Olympus Pen (1959) / Kodak Ektar 100
Yeah, Lemony Pups, Spume Pylon, Pulpy Omens... Lumpy Spone, it's easy to make anagrams of Olympus Pen. It's easy to make anagrams, but it takes strength to be gentle and kind. Today we're going to have a look at the original Olympus Pen, a half-frame compact camera from 1959.
Ah, Boris Johnson. I will miss him. As Mayor of London he has a knack of taking things that his predecessor thought up, and making them his own. There are few more dramatic ways of making something your own than by exhibiting a big blue cock on it.
I was originally going to call this post Half-Frame Haberdasher and perhaps in a future life I might do that. Here's what it looks like, nestling behind an XA2. Nestling, lurking, sidling up behind an XA2:
The two cameras were designed by the late, great Yoshihisa Maitani. They date from different eras and were created to solve slightly different problems. The XA2 was a budget variation of the Olympus XA, which had been designed in the late 1970s so that naked Japanese truck drivers could take pictures of burning trucks. No, seriously. Maitani was in a bathhouse when he noticed a truck on fire, but he hadn't brought a camera with him, and couldn't take a picture. The XA was designed to solve that problem. It was sort-of water resistant-ish, I assume the idea is that it could be slipped into a jacket pocket (which would be dangling next to the bath) so that if a truck caught fire the photographer could whip it out.
The Pen, on the other hand, was never designed to photograph burning trucks, although I'm sure it could do so - it was instead meant to give Olympus a budget model that the company could sell to the masses, and if the masses wanted to photograph burning trucks that was up to them.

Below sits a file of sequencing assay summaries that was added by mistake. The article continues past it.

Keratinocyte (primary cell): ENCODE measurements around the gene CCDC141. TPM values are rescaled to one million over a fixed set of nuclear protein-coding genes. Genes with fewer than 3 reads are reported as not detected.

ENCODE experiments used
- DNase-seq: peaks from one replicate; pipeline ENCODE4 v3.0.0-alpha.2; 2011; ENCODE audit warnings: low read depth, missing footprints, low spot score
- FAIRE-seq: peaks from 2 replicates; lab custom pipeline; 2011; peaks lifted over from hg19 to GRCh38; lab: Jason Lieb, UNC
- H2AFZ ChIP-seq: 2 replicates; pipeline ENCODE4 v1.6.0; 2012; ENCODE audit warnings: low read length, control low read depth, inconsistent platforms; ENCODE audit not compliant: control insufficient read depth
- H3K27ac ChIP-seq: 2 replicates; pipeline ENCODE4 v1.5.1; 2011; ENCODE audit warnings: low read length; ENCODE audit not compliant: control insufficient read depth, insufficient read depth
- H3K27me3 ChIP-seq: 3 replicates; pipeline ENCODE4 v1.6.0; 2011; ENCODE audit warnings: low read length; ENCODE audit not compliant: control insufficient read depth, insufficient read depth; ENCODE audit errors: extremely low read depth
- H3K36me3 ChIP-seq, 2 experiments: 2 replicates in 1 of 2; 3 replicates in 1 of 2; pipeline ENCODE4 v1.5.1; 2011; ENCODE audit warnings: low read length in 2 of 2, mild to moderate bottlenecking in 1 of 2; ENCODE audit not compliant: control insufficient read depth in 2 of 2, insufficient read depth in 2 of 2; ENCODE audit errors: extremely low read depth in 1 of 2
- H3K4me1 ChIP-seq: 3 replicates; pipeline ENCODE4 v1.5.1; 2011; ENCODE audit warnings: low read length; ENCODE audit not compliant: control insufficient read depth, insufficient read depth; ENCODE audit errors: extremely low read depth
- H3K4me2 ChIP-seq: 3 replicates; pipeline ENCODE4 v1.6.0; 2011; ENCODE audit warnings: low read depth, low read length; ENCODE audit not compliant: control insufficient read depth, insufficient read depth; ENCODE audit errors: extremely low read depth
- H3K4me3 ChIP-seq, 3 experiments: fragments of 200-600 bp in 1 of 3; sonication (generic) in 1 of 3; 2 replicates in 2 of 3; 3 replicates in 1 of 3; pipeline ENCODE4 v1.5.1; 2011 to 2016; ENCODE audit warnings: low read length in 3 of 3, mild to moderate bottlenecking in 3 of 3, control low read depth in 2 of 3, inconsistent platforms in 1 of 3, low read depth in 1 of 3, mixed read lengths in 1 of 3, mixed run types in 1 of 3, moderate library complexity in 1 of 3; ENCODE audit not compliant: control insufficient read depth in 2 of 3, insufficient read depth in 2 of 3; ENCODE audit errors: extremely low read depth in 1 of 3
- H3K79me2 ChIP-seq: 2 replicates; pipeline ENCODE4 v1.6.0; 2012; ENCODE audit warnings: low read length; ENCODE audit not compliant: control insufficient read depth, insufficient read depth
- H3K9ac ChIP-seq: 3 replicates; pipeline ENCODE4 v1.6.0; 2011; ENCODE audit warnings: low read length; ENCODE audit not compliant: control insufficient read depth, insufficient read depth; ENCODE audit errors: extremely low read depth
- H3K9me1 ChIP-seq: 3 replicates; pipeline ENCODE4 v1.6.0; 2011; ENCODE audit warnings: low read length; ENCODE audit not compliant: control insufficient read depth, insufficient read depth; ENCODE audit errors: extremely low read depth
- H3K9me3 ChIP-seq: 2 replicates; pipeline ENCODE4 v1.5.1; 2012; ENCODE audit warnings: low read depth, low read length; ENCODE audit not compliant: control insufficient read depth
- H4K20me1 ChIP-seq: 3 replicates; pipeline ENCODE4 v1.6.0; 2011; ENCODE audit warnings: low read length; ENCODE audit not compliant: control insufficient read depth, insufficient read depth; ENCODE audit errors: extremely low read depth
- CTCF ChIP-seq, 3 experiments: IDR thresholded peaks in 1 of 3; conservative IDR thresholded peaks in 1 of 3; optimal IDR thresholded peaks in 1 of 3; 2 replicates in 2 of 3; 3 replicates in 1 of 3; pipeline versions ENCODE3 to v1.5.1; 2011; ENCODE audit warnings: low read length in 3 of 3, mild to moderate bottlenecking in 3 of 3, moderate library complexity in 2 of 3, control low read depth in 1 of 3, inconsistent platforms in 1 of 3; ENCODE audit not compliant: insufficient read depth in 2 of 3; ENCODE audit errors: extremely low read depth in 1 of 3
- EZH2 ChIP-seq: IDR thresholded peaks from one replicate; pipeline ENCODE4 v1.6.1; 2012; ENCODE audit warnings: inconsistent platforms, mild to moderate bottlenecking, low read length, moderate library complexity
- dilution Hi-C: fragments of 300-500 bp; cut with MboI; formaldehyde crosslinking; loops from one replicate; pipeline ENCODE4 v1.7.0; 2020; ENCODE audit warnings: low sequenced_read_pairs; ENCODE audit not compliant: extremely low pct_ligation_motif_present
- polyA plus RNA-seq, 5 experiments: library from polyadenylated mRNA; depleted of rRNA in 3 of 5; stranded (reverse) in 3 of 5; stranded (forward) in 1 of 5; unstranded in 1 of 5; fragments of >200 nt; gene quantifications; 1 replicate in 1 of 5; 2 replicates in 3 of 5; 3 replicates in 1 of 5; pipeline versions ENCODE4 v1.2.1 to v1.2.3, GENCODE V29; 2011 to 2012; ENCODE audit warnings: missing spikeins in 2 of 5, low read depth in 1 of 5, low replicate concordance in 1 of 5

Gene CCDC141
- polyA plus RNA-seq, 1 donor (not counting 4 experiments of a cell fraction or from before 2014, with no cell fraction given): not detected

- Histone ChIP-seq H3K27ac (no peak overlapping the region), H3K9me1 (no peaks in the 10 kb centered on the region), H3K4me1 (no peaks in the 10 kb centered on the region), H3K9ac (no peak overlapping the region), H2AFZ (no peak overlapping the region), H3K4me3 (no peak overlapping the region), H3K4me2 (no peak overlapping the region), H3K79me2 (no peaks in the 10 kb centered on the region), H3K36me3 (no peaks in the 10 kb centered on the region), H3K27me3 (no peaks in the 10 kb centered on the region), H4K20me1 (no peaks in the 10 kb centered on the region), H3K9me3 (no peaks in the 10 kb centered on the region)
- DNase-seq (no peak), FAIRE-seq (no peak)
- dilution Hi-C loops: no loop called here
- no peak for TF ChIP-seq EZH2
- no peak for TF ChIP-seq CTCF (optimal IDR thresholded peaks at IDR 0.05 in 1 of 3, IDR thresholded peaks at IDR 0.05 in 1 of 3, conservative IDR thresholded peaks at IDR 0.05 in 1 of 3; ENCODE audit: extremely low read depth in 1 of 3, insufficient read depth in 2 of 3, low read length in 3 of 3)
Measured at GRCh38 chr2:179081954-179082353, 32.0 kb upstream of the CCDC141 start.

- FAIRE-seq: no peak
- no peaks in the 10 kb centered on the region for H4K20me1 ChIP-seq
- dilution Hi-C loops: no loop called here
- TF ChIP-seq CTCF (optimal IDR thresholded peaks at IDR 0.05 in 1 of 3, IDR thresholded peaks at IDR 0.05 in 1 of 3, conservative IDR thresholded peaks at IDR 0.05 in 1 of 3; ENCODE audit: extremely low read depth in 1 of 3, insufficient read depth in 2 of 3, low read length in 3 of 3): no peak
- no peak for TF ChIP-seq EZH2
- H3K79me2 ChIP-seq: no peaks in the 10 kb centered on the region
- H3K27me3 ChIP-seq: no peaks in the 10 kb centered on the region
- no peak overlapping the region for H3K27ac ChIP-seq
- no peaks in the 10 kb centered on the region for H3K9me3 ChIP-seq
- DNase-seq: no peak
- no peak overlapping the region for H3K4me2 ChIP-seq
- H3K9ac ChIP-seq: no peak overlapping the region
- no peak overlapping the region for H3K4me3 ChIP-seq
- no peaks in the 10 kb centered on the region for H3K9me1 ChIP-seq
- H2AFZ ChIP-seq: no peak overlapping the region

Maitani joined Olympus in 1956, and after completing his induction he decided that Olympus needed a budget model to fill out the lower end of Olympus' range. A tiny pocket camera that would appeal not only to men but to the other people - women - as well, who at the time made up a tiny proportion of the camera market. It would use standard 35mm film, but to save money it would take half-sized pictures, squeezing 72 shots out of a 36-shot roll (or, in those days, 40 shots from a 20-shot roll). Here's what half-frame looks like:
Half-frame vs full-frame 35mm. The 36x24mm format was picked by Leica in order to maximise the frame size on 35mm film - Hollywood stuck with 24x18mm in part because it used less film. In the 1960s, the widescreen VistaVision format used 36x24mm, but didn't catch on.
That's some Kodak TMAX 100, with standard 35mm in the middle, flanked left and right by half-frame images shot with the Olympus Pen. Olympus called it "single frame", because each frame is roughly the same size as a single frame of 35mm motion picture film minus the soundtrack. In movie-making terms it would be called four-perf, because each frame has four sprocket holes.
From a marketing point of view single frame sounds a lot better than half frame, because half implies that the consumer is getting... well, half, which is less. Canon called their own half-frame cameras Demi, and Yashica called the format Double 35, a neat bit of copywriting. On the other hand, Yashica and Fujica were bold enough to embrace half (for the f/1.7 Yashica Half 17, for example), but then again some companies have better marketing men than others.
In the 1950s Olympus sold a mixture of medium format folding cameras that dated from before the war, and a line of fixed-lens rangefinders, but they were all quite expensive - as the story goes, the cheapest Olympus cost 23,000 yen, one and a half months' wages for a young Japanese salaryman. Maitani decided he could do better than that, and with some clever engineering the Pen ended up selling for only 6,000 yen. How much is that nowadays? How much did a car cost in late-50s Japan? I have no idea. The yen was set at 360 to the dollar in those days, so 6,000 yen would have been about $16.6 dollars, which equates to $131 nowadays, but I doubt that's a meaningful comparison. Japan's economy was still suffering from post-war austerity in 1959, but it was picking up, and perhaps because of this the Pen was a big seller.